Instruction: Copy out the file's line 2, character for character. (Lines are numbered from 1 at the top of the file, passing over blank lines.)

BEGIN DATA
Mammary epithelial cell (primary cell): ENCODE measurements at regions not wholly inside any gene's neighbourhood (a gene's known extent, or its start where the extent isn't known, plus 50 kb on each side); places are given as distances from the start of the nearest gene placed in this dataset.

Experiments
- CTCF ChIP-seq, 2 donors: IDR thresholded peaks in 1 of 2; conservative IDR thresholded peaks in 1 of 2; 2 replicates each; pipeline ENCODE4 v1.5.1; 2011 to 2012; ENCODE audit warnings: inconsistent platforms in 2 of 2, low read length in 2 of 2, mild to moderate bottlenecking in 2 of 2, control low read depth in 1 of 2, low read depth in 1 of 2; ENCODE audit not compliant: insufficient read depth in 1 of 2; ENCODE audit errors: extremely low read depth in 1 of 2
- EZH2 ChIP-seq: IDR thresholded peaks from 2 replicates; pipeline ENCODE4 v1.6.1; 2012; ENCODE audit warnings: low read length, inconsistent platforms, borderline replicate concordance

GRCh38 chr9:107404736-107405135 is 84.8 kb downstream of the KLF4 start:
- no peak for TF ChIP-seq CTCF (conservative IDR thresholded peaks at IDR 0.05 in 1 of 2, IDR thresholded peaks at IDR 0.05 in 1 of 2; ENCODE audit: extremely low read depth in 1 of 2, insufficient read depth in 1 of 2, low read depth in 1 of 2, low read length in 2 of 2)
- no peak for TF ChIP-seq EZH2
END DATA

Experiments